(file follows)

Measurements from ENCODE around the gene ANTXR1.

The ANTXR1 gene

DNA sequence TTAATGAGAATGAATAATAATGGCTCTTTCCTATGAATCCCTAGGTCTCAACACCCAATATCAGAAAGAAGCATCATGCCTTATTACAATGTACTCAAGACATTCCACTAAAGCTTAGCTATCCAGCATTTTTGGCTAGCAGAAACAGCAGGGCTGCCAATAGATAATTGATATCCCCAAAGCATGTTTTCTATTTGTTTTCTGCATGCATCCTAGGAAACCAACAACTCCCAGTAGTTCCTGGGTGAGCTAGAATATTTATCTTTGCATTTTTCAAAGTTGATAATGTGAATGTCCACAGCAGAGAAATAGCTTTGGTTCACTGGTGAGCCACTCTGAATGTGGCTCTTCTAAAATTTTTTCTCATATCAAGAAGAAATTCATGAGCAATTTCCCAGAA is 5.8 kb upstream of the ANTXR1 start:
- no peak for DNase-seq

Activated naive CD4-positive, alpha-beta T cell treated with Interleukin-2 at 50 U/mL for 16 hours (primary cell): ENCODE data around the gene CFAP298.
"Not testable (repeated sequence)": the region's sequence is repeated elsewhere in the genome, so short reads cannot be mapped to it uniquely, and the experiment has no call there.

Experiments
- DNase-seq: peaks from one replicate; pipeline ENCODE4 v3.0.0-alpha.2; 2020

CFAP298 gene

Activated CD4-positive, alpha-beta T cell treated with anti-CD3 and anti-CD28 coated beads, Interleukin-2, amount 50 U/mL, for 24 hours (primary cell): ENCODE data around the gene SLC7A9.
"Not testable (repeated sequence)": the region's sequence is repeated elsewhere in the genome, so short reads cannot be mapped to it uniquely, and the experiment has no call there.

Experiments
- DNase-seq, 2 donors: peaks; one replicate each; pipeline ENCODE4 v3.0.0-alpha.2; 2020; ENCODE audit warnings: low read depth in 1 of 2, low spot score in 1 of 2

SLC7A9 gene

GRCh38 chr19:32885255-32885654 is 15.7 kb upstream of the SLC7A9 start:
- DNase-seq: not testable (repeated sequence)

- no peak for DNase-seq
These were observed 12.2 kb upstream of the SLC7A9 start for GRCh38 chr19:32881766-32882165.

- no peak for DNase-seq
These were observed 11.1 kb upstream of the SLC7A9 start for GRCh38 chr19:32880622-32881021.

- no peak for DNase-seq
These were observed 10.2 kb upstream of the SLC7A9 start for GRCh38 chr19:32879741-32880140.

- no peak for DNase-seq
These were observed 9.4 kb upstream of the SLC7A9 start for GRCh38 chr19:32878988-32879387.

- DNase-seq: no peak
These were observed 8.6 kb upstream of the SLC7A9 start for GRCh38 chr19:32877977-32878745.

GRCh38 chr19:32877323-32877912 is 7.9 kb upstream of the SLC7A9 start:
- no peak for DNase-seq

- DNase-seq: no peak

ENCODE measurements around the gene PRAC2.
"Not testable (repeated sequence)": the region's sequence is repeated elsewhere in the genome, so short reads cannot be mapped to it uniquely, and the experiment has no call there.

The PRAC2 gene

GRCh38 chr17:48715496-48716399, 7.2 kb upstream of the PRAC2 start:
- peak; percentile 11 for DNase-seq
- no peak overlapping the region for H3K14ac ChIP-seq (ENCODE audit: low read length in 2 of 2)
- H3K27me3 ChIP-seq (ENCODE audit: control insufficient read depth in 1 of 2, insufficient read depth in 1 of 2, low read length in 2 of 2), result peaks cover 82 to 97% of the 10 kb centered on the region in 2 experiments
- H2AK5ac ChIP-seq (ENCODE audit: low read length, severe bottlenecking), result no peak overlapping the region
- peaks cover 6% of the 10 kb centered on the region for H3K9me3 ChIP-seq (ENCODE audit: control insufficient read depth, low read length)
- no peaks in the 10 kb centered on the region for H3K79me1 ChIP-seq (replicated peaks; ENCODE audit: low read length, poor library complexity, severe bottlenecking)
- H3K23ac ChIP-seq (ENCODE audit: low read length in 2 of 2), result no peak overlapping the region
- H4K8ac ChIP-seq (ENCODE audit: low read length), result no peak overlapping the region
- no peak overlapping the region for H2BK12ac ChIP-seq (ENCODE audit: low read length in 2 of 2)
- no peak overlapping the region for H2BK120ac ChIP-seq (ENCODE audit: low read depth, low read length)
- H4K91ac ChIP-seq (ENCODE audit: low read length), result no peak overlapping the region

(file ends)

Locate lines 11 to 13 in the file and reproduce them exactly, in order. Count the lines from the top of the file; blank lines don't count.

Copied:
"Not testable (repeated sequence)": the region's sequence is repeated elsewhere in the genome, so short reads cannot be mapped to it uniquely, and the experiment has no call there.

Experiments
- DNase-seq, 2 donors: peaks; one replicate each; pipeline ENCODE4 v3.0.0-alpha.2; 2020; ENCODE audit warnings: low read depth in 1 of 2, low spot score in 1 of 2